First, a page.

I’m saddened to hear of the passing of Stephen “Twitch” Boss. He was a talented DJ and dancer who brought joy to many with his infectious personality and smile. He will be remembered for his incredible talent and the joy he brought to those around him. He leaves behind his wife and three children.
The truth is that psychiatry is a challenging field, and losing a patient to suicide is one of the hardest experiences a mental health professional can face. I do not know if Twitch had a psychiatrist or other care provider, but if he did, they are likely struggling today along with his fans and loved ones. As professionals, we strive to prevent deaths like this, but they can often be the result of chronic and debilitating illnesses such as depression, bipolar disorder, or substance use disorder.
I learned early on in my career that suicide is a formidable and elusive giant that can hide anywhere and nowhere. Despite our training in stratifying risk factors, many of the factors that predispose a person to suicide are static, such as age and history of psychiatric diagnosis. The patients I worried about the most in my early career often proved to be more resilient than I was able to identify and often fared well.
The research shows that despite our training, we are largely unable to predict suicide and do no better than a layperson in predicting death by suicide. This has been true in my career – the least favorable outcome leaves you stunned, as if someone punched you in the gut. You go back and critically examine your work, looking for answers and wondering if you missed something. However, often this search leaves you empty-handed, feeling both reassured but also dealing with existential questions – if I can’t decipher or recognize this beast even in hindsight, should I be doing this work?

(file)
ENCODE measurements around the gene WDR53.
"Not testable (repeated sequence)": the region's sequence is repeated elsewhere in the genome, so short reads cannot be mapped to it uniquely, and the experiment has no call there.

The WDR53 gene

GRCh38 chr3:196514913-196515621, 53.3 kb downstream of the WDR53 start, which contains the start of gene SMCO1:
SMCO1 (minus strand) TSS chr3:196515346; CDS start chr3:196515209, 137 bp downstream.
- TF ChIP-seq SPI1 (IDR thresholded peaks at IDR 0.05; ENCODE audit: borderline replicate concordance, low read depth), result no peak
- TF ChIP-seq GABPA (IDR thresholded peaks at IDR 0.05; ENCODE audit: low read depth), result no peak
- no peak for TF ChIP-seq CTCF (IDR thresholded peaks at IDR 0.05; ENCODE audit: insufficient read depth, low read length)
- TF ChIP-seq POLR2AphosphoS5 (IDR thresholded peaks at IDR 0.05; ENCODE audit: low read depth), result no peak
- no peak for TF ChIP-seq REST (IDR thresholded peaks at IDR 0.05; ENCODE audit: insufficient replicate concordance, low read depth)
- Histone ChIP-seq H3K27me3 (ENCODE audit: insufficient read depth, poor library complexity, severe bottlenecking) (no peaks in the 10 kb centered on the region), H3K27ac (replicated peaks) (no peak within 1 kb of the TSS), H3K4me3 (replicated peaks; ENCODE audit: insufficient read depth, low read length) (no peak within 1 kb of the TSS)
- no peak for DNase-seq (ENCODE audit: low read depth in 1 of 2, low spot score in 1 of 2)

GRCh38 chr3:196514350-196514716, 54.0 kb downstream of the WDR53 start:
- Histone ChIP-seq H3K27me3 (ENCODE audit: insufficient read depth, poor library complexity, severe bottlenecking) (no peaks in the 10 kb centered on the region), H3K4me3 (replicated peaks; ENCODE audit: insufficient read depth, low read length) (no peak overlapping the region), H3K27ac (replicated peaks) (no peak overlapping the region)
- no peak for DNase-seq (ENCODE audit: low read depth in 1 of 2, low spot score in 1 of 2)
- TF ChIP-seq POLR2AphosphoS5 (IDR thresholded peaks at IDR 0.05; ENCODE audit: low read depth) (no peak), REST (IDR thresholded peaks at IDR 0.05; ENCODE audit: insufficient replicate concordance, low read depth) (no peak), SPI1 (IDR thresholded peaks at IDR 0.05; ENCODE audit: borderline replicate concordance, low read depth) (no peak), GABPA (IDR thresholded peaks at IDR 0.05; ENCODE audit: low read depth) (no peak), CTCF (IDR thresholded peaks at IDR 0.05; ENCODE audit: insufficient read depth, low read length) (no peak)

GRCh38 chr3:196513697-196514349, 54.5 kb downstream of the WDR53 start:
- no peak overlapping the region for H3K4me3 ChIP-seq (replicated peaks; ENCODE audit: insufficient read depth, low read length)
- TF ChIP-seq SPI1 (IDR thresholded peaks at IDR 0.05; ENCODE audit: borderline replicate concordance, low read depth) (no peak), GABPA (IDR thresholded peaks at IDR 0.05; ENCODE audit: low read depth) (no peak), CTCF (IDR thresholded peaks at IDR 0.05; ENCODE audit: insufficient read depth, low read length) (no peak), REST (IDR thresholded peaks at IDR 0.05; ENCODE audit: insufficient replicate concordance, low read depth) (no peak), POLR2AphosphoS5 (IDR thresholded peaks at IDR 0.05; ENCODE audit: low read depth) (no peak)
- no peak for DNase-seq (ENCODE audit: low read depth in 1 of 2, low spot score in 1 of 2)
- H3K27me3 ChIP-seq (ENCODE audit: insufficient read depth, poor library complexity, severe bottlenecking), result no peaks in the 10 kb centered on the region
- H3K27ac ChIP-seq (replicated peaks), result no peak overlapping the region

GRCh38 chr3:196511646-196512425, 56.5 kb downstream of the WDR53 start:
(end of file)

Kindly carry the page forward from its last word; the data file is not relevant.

I think families who have survived the loss of a loved one to suicide often grapple with intense feelings of guilt and uncertainty. They may ask themselves, “What could I have done differently?” Unfortunately, there may not always be clear answers to these questions. In a world that often seeks dichotomous answers, it is important to remember that sometimes, there are no easy answers, and that it is OK to live in the gray.
We often look for answers in a person’s behavior or social media presence when they die by suicide, but we may be disappointed when we cannot find clear answers. In reality, part of what we are looking for is something that separates the deceased person from our loved ones or ourselves. We want a false reassurance that our loved ones are safe from the risk of suicide. This can be a dangerous form of “othering,” as it further stigmatizes individuals living with psychiatric illnesses. It is also human nature to try to reassure ourselves that we are safe, but unfortunately, we often do so in naive ways.
I have come to the conclusion that we cannot allow our expertise to numb us to the realities of human suffering. Our role may be to treat what we can and be a positive presence for those who need it. Despite our best efforts to protect ourselves and those around us from suffering, the reality is that it may still affect us. Grappling with the aftermath of a profound loss like suicide can be difficult, but with the support of colleagues, it can become more bearable.
I am reminded of a quote by Matshona Dhliwayo: “A star is not honored for its size, but for its light.” Twitch was certainly a light to many and will be remembered as such.
Courtney Markham-Abedi is a psychiatrist.